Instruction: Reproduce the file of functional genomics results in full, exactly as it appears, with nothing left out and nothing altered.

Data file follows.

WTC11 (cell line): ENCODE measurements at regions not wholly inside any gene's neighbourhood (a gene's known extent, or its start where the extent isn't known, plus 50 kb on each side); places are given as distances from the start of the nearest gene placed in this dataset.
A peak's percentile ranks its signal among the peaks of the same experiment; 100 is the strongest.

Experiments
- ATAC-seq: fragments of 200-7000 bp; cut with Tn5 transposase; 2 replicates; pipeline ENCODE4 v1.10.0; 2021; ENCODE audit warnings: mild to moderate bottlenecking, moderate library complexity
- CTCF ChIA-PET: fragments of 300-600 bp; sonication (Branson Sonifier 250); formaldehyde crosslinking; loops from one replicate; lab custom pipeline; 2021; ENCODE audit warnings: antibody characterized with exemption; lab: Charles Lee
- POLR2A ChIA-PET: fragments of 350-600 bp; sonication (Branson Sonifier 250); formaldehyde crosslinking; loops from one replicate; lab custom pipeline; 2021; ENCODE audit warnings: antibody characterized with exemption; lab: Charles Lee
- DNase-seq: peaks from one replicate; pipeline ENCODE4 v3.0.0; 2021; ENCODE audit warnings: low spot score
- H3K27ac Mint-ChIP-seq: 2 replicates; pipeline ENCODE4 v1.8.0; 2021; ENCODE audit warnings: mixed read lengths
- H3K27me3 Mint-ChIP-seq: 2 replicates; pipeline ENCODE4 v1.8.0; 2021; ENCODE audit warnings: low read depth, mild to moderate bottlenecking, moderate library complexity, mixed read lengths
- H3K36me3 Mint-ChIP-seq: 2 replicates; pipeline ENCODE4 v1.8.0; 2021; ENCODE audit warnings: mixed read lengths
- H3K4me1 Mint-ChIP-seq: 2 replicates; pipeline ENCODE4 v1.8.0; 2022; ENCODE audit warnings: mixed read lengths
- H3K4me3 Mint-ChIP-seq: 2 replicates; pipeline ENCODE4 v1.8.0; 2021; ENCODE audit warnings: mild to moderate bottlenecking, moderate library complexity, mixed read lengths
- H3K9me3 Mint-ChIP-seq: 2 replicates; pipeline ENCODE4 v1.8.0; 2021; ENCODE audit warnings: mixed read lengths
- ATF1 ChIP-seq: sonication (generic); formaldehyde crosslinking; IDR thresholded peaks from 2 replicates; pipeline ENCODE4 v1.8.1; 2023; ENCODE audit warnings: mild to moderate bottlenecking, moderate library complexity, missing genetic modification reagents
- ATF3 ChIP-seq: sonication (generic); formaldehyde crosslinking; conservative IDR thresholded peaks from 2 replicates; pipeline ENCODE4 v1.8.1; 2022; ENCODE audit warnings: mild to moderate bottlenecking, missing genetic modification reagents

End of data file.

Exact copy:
WTC11 (cell line): ENCODE measurements at regions not wholly inside any gene's neighbourhood (a gene's known extent, or its start where the extent isn't known, plus 50 kb on each side); places are given as distances from the start of the nearest gene placed in this dataset.
A peak's percentile ranks its signal among the peaks of the same experiment; 100 is the strongest.

Experiments
- ATAC-seq: fragments of 200-7000 bp; cut with Tn5 transposase; 2 replicates; pipeline ENCODE4 v1.10.0; 2021; ENCODE audit warnings: mild to moderate bottlenecking, moderate library complexity
- CTCF ChIA-PET: fragments of 300-600 bp; sonication (Branson Sonifier 250); formaldehyde crosslinking; loops from one replicate; lab custom pipeline; 2021; ENCODE audit warnings: antibody characterized with exemption; lab: Charles Lee
- POLR2A ChIA-PET: fragments of 350-600 bp; sonication (Branson Sonifier 250); formaldehyde crosslinking; loops from one replicate; lab custom pipeline; 2021; ENCODE audit warnings: antibody characterized with exemption; lab: Charles Lee
- DNase-seq: peaks from one replicate; pipeline ENCODE4 v3.0.0; 2021; ENCODE audit warnings: low spot score
- H3K27ac Mint-ChIP-seq: 2 replicates; pipeline ENCODE4 v1.8.0; 2021; ENCODE audit warnings: mixed read lengths
- H3K27me3 Mint-ChIP-seq: 2 replicates; pipeline ENCODE4 v1.8.0; 2021; ENCODE audit warnings: low read depth, mild to moderate bottlenecking, moderate library complexity, mixed read lengths
- H3K36me3 Mint-ChIP-seq: 2 replicates; pipeline ENCODE4 v1.8.0; 2021; ENCODE audit warnings: mixed read lengths
- H3K4me1 Mint-ChIP-seq: 2 replicates; pipeline ENCODE4 v1.8.0; 2022; ENCODE audit warnings: mixed read lengths
- H3K4me3 Mint-ChIP-seq: 2 replicates; pipeline ENCODE4 v1.8.0; 2021; ENCODE audit warnings: mild to moderate bottlenecking, moderate library complexity, mixed read lengths
- H3K9me3 Mint-ChIP-seq: 2 replicates; pipeline ENCODE4 v1.8.0; 2021; ENCODE audit warnings: mixed read lengths
- ATF1 ChIP-seq: sonication (generic); formaldehyde crosslinking; IDR thresholded peaks from 2 replicates; pipeline ENCODE4 v1.8.1; 2023; ENCODE audit warnings: mild to moderate bottlenecking, moderate library complexity, missing genetic modification reagents
- ATF3 ChIP-seq: sonication (generic); formaldehyde crosslinking; conservative IDR thresholded peaks from 2 replicates; pipeline ENCODE4 v1.8.1; 2022; ENCODE audit warnings: mild to moderate bottlenecking, missing genetic modification reagents